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What is a Digital TV Signal Booster?

Prior to 2009, televisions in the U.S. could receive analog TV signals, but now only digital signals are used and special adapters are needed for old-style televisions.
A digital TV signal booster, also called a pre-amplifier, can resolve difficulties with reception from certain stations.
Without an amplifier, a digital TV signal can usually reach set antennas up to 70 miles away from broadcast towers.
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  • Written By: S.J. Merens
  • Edited By: A. Joseph
  • Last Modified Date: 07 November 2014
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Television stations broadcast with an analog or digital signal. Many countries have changed from the traditional analog transmission to digital for the various advantages that digital transmission provides. Although this change provides better picture quality for many viewers, some people who use antennas have difficulty with reception from certain stations. A digital TV signal booster, also called a pre-amplifier, sometimes can resolve this problem. A signal booster consists of an amplifier that is mounted on the antenna or the antenna mast and a power supply inside the building.

Although a digital signal generally provides a clearer TV picture than an analog signal does, the digital signal is significantly weaker and doesn’t travel as far. If the individual uses an outdoor antenna and lives a great distance from where the station's signal is broadcast, there might be problems with reception that did not occur previously. In addition, digital reception is affected more by weather and antenna type, as well as by objects in its path, such as buildings and even trees. TV viewers who live in a low-lying area might have more trouble with digital TV reception compared with their neighbors who live on a hill.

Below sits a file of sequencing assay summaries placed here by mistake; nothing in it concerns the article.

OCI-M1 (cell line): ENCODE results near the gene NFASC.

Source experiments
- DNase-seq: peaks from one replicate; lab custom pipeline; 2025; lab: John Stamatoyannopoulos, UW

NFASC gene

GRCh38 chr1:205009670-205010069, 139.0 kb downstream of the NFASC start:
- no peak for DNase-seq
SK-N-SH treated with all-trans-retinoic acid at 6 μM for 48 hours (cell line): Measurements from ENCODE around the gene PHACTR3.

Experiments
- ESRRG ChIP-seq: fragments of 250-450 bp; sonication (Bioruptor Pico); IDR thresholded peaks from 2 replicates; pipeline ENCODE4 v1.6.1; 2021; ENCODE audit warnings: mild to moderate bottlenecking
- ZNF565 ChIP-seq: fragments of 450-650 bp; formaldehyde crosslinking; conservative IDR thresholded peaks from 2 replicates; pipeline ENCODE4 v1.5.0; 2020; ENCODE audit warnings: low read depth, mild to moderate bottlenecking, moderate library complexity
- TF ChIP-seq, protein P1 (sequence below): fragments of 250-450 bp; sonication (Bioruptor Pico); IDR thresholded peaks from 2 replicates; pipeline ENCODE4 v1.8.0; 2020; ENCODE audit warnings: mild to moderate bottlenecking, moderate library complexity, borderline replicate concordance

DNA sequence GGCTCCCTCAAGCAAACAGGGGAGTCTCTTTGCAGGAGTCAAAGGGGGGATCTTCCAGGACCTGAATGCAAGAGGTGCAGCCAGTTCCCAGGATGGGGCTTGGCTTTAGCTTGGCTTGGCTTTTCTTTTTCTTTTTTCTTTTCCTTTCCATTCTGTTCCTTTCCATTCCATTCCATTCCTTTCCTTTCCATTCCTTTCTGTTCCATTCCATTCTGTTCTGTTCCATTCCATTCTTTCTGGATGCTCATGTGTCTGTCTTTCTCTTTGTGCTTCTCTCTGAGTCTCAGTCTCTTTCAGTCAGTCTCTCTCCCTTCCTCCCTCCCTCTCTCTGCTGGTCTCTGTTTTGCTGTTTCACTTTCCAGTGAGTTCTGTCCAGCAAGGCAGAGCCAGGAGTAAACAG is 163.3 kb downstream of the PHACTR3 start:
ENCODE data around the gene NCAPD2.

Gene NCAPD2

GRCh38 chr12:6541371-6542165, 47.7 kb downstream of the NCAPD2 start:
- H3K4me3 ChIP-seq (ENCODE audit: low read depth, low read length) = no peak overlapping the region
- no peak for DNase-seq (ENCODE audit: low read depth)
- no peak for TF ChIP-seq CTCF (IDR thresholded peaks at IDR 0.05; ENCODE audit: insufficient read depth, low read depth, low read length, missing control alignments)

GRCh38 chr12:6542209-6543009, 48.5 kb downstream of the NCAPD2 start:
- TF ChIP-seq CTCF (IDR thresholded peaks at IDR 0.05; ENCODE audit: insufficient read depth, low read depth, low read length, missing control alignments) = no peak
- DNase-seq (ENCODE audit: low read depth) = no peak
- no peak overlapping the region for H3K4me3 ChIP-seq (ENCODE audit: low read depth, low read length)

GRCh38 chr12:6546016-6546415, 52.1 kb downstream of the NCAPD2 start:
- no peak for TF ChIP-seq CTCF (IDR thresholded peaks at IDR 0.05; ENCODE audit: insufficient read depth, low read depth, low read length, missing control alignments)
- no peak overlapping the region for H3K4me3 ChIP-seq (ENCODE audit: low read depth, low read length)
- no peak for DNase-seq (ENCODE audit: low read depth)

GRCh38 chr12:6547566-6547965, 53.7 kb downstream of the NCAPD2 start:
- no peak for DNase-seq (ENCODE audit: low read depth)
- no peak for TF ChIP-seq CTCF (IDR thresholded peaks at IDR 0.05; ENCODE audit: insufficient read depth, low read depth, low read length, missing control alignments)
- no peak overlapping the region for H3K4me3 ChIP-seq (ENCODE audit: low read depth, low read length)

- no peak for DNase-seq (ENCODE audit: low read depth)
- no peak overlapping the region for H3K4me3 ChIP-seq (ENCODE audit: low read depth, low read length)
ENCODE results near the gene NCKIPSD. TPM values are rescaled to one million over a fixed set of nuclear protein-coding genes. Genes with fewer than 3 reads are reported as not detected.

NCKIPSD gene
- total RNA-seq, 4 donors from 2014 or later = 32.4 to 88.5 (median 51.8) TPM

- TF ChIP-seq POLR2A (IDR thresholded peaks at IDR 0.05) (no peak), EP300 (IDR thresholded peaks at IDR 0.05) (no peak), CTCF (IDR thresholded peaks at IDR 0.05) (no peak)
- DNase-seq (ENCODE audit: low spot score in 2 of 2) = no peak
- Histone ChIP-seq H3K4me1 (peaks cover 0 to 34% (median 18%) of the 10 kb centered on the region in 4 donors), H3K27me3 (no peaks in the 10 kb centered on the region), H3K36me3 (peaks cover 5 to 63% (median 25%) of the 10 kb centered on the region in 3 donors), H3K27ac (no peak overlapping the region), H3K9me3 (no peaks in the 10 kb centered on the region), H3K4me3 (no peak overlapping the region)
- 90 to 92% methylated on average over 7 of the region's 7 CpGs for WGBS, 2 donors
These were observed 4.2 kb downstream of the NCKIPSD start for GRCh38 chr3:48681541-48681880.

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If reception is poor, options for resolving the problem include changing the direction of the antenna or moving the antenna. Adding a digital TV signal booster is another possible solution. These boosters are available in various brands and power strengths. A signal booster that’s too powerful can cause a loss of signal that’s just as bad as a weak signal.

A digital TV signal booster will work only if the antenna actually is receiving a signal, because the booster does not widen the range of the antenna. The signal booster amplifies the signal between the antenna and the digital tuner, where the signal can weaken. A viewer might be able to determine whether the antenna is receiving a station's signal by setting the TV to that station, clicking "menu" on the remote control and choosing "check signal strength" or a similar option on the television screen. Even if the signal is weak, a signal booster often can fix the problem.

It might be easier said than done to find a digital TV signal booster locally, with so many TV viewers having switched to cable or satellite systems. If no local stores that sell televisions or electronic equipment have signal boosters, the equipment can be found at online retail outlets. These websites also commonly provide information on the size of booster needed in relation to the type of antenna that is in place.

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Terrificli
Post 2

@Soulfox -- the only real solution to stopping those temporary interruptions is to get cable television. Cable usually runs underground and hold up just fine during a storm.

But, you've got to ask yourself is switching to cable so you won't have to deal with brief interruptions is worth the extra cost. If you are happy with local programming, then a signal booster is your most cost effective option.

Still, the problem with storms is much worse now than it was in the analog days. We can only hope it will be fixed one day because free television is all a lot of people want and need.

Soulfox
Post 1

You said a mouthful when mentioning that digital signals can be affected by whether. One of the gripes I had about satellite television had to do with the way those things would start dropping signals during bad storms. That was a problem during a nasty storm when seeing weather reports was critical.

The same problem exists when you are using an antenna to pull in local broadcasting. Is there a solution to that problem?

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